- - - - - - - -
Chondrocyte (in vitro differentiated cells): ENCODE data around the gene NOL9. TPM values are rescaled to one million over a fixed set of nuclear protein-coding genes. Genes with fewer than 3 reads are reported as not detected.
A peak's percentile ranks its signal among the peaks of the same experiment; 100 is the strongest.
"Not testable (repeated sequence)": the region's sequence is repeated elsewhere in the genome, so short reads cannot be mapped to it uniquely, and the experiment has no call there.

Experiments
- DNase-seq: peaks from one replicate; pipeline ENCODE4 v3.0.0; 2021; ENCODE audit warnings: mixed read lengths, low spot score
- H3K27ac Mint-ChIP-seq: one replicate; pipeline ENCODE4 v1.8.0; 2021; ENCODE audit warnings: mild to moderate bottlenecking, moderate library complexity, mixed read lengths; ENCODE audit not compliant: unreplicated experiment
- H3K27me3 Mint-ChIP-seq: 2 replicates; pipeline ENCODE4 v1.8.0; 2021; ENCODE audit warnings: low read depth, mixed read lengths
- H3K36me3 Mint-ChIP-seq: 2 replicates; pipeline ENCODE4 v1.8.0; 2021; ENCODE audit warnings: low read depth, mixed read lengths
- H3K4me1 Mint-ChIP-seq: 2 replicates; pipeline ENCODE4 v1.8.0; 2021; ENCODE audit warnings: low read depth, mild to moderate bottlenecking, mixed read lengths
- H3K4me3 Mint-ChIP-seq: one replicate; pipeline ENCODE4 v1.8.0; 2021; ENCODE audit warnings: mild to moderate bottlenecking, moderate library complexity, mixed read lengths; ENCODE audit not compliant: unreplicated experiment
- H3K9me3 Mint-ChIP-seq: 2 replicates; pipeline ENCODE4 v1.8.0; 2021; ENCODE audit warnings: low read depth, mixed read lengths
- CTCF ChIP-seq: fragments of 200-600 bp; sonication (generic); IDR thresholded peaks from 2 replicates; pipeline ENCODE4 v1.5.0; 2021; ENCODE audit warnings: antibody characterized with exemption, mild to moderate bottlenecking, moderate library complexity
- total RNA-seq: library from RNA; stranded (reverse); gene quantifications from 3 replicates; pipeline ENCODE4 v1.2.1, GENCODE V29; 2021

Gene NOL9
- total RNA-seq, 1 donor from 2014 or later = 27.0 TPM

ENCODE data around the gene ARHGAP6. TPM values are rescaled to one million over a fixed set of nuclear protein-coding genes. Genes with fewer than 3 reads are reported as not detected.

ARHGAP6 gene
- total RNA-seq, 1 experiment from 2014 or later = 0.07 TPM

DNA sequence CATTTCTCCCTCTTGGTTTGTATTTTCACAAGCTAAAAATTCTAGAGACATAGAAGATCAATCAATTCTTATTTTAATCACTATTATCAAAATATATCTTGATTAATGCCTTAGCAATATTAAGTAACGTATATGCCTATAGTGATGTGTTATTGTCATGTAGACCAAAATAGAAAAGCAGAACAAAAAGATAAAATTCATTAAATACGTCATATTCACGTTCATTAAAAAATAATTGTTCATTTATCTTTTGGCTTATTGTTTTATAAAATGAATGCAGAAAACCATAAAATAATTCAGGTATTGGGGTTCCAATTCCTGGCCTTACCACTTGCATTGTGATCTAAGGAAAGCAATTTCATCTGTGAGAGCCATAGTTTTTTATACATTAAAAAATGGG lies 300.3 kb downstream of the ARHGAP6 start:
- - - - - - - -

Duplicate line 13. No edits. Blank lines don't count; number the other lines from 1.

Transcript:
- total RNA-seq: library from RNA; stranded (reverse); gene quantifications from 3 replicates; pipeline ENCODE4 v1.2.1, GENCODE V29; 2021